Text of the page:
Well, here we are in December again. It’s the Christmas season, so by now, you’re either happy, tired, worried sick, or just plain numb. Or, more than likely, it’s a combination of all of the above. And there are still a few weeks to go! But, since this is my 40th trip around the ‘Christmas in the jewelry business’ sun, I thought I’d share some do’s and don’ts for those that might be experiencing their first, or even their fifteenth Christmas season. What I want to talk about is the relationship between the front-of-the-house peeps and the back-of-the-house peeps.
Let me tell you what it’s like to be in the shop during Christmas. If they aren’t already, your bench team will soon be toast. Yet, despite this burnout, you’ll continue to hand them things ‘that need to be done today’. I get that. It’s the busy selling season and you need to make it rain. But, you don’t need to make it tornado. And way too many people create chaos where chaos didn’t need to be created. Let me explain.
Put your two hands on the paper in front of you, about 18” apart, like you’re showing me how big the fish that got away was. Your left hand is the day a repair comes in. Your right hand is the date that your store policy says it will be ready, let’s pretend it’s a week. Now, pick up both hands and move them about an inch to the right. That’s tomorrow’s situation. Do it one more time. That’s the day after tomorrow. Do you see a pattern? Both of your hands move in unison - until December.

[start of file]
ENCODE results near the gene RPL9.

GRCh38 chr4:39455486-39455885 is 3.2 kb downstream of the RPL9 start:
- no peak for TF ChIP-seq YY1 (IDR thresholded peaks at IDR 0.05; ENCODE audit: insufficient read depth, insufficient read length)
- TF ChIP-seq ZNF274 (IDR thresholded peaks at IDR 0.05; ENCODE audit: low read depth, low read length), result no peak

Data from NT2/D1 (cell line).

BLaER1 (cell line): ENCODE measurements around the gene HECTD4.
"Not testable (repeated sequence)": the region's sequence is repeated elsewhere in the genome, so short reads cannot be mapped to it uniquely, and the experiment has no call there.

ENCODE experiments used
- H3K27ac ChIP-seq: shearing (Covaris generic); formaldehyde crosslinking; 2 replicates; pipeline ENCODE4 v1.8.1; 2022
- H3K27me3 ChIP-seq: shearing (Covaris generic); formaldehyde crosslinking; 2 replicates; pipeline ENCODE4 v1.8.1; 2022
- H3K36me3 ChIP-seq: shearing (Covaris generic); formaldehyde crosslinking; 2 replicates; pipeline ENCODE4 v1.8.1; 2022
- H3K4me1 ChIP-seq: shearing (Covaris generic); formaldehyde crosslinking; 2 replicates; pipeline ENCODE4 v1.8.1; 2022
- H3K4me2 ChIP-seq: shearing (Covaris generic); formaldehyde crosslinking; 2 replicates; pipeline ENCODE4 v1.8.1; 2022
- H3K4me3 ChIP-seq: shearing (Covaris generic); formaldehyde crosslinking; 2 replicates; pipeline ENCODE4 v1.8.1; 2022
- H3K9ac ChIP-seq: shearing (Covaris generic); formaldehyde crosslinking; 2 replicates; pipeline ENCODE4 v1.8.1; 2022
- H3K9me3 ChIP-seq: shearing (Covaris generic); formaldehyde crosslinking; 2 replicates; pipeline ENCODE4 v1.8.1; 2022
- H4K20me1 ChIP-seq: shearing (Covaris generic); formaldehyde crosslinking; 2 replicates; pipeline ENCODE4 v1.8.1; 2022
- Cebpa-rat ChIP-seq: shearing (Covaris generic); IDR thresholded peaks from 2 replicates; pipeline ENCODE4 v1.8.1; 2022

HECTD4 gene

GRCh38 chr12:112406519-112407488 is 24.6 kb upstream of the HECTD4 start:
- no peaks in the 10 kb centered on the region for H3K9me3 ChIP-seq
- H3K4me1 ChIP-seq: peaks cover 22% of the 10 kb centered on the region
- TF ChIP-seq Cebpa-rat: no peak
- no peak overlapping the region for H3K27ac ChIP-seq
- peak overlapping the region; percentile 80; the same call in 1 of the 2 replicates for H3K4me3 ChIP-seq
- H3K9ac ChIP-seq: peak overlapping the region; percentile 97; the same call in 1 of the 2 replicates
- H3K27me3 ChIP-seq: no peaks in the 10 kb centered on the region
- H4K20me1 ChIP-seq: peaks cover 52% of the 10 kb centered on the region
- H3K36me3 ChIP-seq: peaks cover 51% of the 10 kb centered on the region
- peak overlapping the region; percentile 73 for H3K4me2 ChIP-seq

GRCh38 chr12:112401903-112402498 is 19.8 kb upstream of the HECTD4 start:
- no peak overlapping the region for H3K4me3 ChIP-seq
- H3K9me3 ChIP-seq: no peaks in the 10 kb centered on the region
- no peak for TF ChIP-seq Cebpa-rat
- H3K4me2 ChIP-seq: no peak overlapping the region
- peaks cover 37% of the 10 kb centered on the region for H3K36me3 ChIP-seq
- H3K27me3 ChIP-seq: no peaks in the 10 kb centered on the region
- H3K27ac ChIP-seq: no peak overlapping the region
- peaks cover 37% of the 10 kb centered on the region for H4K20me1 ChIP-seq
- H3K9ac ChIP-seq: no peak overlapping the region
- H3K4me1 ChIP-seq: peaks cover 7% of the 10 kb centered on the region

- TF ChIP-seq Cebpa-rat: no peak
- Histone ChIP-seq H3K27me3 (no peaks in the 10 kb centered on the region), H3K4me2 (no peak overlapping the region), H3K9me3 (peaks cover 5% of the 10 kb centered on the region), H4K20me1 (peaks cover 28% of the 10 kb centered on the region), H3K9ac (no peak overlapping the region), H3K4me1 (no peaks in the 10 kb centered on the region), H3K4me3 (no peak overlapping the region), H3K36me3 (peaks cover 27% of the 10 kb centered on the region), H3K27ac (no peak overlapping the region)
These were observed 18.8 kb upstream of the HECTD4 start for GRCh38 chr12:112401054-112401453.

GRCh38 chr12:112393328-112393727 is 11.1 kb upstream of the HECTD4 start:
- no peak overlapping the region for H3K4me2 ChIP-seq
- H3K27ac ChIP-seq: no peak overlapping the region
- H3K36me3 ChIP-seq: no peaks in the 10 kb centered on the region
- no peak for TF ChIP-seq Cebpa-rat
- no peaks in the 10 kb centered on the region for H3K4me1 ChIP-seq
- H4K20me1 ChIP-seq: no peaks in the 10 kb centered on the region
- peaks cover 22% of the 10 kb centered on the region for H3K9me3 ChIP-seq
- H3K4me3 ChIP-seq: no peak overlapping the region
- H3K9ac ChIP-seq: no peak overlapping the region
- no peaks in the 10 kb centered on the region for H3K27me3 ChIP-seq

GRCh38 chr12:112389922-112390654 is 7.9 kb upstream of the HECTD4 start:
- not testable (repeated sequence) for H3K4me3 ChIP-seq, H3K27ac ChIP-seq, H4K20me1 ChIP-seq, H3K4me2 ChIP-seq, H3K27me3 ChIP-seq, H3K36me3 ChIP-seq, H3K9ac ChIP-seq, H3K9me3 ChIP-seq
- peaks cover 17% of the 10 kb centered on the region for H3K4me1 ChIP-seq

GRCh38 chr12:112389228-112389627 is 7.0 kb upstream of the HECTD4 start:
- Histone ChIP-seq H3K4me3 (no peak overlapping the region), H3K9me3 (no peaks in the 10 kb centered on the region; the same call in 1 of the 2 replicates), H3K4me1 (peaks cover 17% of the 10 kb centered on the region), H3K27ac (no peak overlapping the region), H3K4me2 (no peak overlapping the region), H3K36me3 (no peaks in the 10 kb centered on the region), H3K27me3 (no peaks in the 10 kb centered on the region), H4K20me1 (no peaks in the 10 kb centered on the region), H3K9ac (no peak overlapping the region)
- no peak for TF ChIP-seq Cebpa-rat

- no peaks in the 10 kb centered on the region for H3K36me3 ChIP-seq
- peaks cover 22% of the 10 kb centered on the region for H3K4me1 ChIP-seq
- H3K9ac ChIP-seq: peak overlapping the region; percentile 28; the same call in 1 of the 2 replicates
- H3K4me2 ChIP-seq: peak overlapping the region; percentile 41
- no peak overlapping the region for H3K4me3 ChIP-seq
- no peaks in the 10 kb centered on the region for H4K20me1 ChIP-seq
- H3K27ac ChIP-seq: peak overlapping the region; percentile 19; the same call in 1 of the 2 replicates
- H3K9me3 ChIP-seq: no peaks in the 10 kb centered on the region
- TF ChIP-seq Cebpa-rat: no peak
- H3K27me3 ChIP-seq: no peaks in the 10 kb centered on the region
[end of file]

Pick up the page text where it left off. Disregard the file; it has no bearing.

In December, the promise dates are all the same. Your right hand stops moving and your left hand keeps squishing more work into an ever shrinking window of time. So, let’s look at what you’re promising!
Traffic counts are up in your store because everyone is out Christmas shopping. And, hey, since I’m here, why don’t I drop off these 12 repairs that I’ve been carrying around in my purse since last summer. Since your store has a policy of all repairs being turned around in ‘x’ amount of time, I see so many front-of-the-house peeps that do not deviate from that schedule during the Christmas season. Now trust me, I work the front and the back of the house at my store, so I know both sides. The sales staff is making hay while the sun is shining. If taking in a few simple repairs is all it takes to close a big sale, take those puppies in. Heck, your jeweler won’t mind. Those repairs are so easy even a caveman can do them, blindfolded, with one arm tied behind his back.